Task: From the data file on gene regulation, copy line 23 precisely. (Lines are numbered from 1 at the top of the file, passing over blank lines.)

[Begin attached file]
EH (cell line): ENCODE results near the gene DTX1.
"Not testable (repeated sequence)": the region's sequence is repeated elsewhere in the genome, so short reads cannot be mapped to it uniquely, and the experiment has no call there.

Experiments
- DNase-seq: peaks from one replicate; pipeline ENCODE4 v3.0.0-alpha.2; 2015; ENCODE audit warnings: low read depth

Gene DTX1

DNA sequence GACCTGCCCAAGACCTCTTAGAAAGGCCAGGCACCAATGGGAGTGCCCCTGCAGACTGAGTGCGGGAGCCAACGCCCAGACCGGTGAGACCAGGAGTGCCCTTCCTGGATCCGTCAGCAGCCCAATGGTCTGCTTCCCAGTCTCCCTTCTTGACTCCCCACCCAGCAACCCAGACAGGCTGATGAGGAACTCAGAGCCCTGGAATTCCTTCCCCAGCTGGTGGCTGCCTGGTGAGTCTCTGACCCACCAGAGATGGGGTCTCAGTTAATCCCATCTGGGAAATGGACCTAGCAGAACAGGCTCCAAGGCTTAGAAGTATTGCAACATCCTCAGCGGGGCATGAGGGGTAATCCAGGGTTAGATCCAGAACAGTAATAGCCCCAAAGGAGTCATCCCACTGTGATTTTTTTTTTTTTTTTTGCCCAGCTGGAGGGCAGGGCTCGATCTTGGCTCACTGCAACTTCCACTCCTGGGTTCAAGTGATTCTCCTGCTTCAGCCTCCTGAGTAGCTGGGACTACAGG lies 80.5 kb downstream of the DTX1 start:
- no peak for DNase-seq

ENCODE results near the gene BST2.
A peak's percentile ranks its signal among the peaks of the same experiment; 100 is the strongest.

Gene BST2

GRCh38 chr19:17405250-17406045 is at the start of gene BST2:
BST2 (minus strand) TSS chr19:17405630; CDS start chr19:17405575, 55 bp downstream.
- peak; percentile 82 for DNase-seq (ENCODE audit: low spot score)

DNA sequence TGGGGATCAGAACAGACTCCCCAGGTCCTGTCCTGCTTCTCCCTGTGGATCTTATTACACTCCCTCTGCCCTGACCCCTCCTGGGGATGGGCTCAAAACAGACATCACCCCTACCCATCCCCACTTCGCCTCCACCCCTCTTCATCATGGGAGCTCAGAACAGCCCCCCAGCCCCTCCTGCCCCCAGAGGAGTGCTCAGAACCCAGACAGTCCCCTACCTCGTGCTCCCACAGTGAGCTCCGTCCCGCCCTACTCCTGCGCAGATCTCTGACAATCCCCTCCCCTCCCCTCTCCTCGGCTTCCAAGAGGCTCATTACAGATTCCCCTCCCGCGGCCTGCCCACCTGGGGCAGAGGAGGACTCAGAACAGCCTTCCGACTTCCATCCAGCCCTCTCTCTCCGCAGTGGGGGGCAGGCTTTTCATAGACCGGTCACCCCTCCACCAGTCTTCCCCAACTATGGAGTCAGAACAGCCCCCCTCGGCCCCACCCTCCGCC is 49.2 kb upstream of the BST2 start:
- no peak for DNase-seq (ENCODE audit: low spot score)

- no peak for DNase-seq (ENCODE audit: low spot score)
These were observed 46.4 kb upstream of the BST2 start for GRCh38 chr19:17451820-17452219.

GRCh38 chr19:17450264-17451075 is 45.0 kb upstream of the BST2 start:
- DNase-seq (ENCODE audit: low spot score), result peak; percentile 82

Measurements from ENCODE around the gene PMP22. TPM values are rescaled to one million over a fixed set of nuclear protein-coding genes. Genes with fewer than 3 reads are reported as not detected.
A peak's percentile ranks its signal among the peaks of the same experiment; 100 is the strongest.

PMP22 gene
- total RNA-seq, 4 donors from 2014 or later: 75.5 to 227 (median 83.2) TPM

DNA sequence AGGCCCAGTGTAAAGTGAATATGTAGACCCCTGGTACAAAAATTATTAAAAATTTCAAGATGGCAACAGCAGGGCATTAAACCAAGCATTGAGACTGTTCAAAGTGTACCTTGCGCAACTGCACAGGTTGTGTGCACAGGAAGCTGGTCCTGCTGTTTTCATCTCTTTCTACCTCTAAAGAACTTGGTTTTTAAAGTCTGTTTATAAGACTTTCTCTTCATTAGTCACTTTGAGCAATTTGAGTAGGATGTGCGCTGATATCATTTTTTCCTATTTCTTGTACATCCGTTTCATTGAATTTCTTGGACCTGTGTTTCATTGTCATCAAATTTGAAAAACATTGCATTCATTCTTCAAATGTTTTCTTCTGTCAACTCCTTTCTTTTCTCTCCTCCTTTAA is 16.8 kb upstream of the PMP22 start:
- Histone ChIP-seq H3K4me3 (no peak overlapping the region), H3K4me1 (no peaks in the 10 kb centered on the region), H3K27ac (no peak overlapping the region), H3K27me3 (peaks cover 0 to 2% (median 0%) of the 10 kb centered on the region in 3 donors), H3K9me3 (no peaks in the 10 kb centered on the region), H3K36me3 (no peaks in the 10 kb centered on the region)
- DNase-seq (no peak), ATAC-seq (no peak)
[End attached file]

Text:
- total RNA-seq, 4 donors from 2014 or later: 75.5 to 227 (median 83.2) TPM